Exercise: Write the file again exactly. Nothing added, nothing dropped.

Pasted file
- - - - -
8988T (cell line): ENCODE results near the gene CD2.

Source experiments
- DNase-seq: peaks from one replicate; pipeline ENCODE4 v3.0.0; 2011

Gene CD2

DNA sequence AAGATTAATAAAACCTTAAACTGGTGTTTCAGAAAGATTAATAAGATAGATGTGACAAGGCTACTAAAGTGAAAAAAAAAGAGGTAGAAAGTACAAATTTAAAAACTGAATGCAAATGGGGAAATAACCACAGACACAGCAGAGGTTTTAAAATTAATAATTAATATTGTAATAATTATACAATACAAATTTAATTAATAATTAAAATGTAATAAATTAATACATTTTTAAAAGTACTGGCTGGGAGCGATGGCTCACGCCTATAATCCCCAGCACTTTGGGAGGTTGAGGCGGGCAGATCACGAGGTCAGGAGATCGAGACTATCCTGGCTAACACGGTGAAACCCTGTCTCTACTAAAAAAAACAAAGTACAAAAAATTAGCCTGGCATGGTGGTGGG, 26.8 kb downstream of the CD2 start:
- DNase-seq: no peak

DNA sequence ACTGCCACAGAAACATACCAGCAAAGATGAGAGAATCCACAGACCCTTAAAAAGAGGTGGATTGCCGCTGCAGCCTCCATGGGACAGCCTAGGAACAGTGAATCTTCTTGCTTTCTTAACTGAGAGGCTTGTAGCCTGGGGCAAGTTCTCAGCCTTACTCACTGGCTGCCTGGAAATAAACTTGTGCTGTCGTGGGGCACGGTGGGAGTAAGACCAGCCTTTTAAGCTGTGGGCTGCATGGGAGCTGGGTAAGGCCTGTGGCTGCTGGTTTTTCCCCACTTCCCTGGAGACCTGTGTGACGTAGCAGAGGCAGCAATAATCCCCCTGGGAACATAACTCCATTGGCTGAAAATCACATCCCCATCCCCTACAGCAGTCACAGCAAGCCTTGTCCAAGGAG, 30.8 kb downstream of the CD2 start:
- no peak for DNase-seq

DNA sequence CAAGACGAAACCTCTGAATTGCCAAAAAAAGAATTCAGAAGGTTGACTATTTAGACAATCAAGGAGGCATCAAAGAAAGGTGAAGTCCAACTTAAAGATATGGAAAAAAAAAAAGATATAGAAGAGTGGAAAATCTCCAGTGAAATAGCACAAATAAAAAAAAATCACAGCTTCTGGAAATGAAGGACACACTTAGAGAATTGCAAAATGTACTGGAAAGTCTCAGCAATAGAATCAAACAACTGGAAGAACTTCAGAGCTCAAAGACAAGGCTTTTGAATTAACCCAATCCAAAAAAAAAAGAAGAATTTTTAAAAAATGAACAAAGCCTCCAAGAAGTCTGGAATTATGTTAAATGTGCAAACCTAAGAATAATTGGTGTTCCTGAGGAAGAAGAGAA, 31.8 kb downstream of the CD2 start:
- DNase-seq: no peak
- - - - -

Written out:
8988T (cell line): ENCODE results near the gene CD2.

Source experiments
- DNase-seq: peaks from one replicate; pipeline ENCODE4 v3.0.0; 2011

Gene CD2

DNA sequence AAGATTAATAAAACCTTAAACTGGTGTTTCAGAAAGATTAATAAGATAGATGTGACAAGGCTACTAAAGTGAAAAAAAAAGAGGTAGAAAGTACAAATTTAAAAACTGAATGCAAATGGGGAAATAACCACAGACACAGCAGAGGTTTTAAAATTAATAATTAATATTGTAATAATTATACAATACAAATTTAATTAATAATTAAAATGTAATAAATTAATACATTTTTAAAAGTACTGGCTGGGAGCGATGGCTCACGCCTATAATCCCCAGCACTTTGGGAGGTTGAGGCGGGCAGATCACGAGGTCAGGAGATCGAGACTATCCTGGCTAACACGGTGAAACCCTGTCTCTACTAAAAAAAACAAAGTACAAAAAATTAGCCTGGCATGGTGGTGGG, 26.8 kb downstream of the CD2 start:
- DNase-seq: no peak

DNA sequence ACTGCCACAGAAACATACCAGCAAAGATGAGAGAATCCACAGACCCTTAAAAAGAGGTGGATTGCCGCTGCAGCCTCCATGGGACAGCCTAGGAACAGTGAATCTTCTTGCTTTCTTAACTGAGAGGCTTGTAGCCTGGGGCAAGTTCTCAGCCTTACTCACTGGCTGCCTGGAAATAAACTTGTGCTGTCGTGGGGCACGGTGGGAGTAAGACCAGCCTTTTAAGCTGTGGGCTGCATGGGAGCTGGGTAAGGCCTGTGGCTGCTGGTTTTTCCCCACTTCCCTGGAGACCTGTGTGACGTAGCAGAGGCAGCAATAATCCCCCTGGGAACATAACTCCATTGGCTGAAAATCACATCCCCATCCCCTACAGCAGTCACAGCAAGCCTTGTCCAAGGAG, 30.8 kb downstream of the CD2 start:
- no peak for DNase-seq

DNA sequence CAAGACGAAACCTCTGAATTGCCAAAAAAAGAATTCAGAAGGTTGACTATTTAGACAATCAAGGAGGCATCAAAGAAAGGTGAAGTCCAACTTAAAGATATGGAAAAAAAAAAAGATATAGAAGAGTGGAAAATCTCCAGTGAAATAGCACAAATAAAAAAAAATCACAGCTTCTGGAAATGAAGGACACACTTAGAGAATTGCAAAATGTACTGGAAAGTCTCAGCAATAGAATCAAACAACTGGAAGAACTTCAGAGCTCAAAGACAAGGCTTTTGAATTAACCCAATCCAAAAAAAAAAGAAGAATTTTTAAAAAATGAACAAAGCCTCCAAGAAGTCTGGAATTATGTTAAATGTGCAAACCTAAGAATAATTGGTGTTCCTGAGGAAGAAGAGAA, 31.8 kb downstream of the CD2 start:
- DNase-seq: no peak